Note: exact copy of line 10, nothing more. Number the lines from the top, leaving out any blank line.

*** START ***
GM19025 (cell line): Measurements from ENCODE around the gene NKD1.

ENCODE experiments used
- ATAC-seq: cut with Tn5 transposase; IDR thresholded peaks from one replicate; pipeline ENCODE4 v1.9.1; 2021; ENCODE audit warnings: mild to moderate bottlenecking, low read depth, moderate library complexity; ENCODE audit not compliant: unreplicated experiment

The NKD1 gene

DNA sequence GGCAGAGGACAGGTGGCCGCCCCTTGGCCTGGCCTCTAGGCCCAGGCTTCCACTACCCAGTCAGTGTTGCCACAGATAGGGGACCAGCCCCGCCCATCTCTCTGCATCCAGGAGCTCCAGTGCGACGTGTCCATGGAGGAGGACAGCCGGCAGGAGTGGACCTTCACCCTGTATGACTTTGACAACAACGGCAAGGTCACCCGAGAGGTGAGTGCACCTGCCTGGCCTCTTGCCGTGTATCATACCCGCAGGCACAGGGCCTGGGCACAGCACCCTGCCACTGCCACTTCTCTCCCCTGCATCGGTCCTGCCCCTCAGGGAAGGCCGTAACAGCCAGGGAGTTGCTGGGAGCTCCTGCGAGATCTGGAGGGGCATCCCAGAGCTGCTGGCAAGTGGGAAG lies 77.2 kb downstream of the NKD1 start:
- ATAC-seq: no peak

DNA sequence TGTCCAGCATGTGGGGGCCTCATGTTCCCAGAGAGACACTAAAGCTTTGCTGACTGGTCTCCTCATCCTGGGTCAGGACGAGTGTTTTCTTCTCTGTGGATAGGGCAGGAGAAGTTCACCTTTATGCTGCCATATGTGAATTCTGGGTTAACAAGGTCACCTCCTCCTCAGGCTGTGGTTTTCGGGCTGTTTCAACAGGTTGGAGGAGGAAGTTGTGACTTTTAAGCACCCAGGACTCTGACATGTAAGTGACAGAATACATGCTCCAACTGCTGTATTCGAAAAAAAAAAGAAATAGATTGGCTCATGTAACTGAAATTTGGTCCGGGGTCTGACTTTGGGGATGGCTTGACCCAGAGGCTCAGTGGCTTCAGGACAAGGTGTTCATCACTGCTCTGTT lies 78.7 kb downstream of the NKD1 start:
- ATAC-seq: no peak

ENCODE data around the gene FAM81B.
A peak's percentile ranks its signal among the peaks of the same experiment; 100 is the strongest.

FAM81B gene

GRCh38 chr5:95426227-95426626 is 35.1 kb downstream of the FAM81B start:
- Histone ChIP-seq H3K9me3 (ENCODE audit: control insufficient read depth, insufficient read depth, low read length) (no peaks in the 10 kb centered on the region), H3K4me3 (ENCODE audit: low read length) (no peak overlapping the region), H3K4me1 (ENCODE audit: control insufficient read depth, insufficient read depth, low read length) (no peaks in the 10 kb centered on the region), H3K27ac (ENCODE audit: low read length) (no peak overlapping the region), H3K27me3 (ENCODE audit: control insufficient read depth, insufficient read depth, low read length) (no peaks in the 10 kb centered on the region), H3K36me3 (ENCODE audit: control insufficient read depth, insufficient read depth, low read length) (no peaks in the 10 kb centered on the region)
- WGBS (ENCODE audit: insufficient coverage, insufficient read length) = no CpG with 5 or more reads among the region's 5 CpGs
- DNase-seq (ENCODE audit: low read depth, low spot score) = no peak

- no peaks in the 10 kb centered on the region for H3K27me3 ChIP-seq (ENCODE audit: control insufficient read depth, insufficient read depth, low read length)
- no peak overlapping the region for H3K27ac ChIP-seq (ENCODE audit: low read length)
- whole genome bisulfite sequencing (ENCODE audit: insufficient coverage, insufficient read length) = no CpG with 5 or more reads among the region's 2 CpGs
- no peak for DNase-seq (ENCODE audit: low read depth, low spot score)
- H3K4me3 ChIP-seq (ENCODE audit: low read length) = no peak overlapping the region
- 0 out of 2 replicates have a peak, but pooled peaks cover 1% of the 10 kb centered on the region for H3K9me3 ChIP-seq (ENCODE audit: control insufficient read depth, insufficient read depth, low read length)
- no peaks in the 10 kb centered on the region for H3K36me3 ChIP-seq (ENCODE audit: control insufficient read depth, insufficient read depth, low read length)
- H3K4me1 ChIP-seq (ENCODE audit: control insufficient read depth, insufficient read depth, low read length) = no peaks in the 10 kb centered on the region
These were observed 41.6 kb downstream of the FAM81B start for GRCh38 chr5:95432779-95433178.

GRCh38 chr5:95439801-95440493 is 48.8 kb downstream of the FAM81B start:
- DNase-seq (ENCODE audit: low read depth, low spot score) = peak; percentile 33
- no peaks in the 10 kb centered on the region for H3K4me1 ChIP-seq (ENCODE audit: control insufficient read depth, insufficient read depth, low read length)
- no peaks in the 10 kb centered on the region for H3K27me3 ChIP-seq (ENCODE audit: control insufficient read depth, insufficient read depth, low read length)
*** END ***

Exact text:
A peak's percentile ranks its signal among the peaks of the same experiment; 100 is the strongest.